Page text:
This is an archived article that was published on sltrib.com in 2008, and information in the article may be outdated. It is provided only for personal research purposes and may not be reprinted.
Western Utah may have multidecade negative impacts from the water pipeline proposed by the Southern Nevada Water Authority.
Following are 17 other solutions for southern Nevada. Most of these options also have potential benefits for Lake Powell and Utah. All of these options can be less expensive and/or bring more water to southern Nevada.
* Farm water. One California farm district gets 10 times as much Lake Mead water as all of Nevada. If Nevada got a tiny percentage of this highly subsidized farm water, it could supply water needs for decades.
* Desalting. At least three new techniques may each reduce desalting costs by 75 percent. Based on historical trends, SNWA's pipeline cost estimate may increase by over 75 percent. Improved desalting has clear benefits for over a billion people with inadequate water.
* Air-to-water technology. Every day over 200 cubic miles of water evaporates into the atmosphere. There may be improvements in current air-to-water technology.
* Columbia River water. Israel has negotiated to buy imported water from a river in Turkey. Similarly, SNWA could transport water by tankers or large plastic bubbles from the Columbia to California, and then obtain a similar amount of California water from Lake Mead.
* Columbia River canal. A canal could supply many cities and wetlands with water. Unused water would go into Lake Mead.
* Other canal options. A canal from the Arkansas, North Platte, or the South Platte to the Colorado River. Once water from one of these rivers reached the Colorado, it is all downhill to lakes Powell and Mead.
* Five percent water reduction. Nevada politicians could urge the secretary of Interior to cut 5 percent of the water delivered to every Colorado River state. This sends a conservation message to every state, helps power production, helps lake recreation, helps lake water quality, helps wildlife and gives Nevada more time.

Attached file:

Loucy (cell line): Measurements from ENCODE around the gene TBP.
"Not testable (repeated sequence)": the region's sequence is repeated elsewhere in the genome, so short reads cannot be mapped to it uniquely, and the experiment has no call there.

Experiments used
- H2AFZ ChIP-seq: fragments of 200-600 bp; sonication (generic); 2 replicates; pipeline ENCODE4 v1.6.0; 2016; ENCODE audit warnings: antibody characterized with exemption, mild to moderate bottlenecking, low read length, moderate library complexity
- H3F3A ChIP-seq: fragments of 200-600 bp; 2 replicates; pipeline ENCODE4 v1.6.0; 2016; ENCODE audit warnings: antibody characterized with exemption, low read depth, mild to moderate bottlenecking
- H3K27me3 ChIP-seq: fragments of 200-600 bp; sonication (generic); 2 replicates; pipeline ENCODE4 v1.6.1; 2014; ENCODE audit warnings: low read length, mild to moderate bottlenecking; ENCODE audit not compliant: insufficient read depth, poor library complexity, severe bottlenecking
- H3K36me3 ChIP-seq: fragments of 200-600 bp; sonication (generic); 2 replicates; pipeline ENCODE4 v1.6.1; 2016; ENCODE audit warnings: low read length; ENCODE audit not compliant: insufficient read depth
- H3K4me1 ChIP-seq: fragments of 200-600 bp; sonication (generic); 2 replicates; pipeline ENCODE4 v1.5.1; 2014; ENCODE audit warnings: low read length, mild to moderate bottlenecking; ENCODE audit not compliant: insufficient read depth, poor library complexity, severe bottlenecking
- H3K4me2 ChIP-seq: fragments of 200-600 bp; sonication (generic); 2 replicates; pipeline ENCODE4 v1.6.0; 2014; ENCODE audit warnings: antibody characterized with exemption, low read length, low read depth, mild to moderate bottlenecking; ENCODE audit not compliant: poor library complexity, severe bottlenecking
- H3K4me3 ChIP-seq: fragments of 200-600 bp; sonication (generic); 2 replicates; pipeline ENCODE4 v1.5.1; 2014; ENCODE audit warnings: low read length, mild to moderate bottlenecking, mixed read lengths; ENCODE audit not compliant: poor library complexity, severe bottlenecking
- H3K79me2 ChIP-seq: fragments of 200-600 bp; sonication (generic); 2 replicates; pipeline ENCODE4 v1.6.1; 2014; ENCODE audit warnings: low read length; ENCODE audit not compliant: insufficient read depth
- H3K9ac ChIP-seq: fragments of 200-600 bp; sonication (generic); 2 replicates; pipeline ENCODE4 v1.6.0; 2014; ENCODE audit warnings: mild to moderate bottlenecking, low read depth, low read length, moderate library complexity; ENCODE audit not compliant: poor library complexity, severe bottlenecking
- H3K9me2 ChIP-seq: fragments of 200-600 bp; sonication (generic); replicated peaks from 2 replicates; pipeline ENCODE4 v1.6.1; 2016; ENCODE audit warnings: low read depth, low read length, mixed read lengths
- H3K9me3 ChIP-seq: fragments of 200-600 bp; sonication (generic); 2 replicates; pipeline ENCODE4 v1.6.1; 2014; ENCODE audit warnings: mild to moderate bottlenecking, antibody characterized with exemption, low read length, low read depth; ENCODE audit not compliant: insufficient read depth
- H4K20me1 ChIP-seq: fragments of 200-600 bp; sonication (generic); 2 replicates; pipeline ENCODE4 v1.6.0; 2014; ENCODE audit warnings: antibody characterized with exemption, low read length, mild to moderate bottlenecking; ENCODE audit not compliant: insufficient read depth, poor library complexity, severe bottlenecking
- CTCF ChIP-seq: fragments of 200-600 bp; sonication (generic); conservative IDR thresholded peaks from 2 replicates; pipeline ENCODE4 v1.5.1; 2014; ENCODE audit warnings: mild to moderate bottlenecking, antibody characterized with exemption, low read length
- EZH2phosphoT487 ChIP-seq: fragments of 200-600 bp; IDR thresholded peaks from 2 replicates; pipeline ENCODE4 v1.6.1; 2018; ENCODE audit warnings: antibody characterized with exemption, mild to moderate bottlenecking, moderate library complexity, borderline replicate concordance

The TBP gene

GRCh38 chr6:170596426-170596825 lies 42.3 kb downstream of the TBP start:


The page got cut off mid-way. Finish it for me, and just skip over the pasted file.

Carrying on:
* Cloud seeding. Former Nevada Gov. Kenny Quinn said cloud seeding should be examined in the upper Colorado River basin.
* Buy from Mexico. Mexico owns five times as much water in Lake Mead as Nevada. Mexico may be delighted to temporarily sell some of this water.
* Desalting in Mexico. SNWA and the United States could finance a state-of-the-art desalting plant for any coastal city in Mexico. In exchange, Nevada gets an equivalent amount of Mexican water in Lake Mead.
* More water banking. SNWA could bank more water in Nevada aquifers, other states and Indian reservations.
* Buy river water. Upstream users have previously tried to sell water rights to downstream users. Some water may be for sale from upstream states and/or Indian reservations.
* Water conservation contest. Uncle Sam could buy Colorado River farmland water and then announce this new water will go to a large city that attains the greatest percentage water conservation.
* Do nothing. Nevada politicians could declare it is a federal problem. The feds created Lake Mead, built hundreds of water projects, have more expertise and have had over a decade to pursue many of these options.
* Politicians call for a 10 percent cut. All major Nevada politicians could jointly urge all southern Nevada residents to reduce water consumption by at least 10 percent.
* Slow growth to 2 percent. Southern Nevada's 5 percent annual growth rate in recent years is higher than any country on the planet. The rate for all of Africa is 2.5 percent. The rate for the entire United States is 1 percent.
* Combinations of the above options.
* MARK BIRD is a professor at the College of Southern Nevada. Bird can be contacted at firstname.lastname@example.org.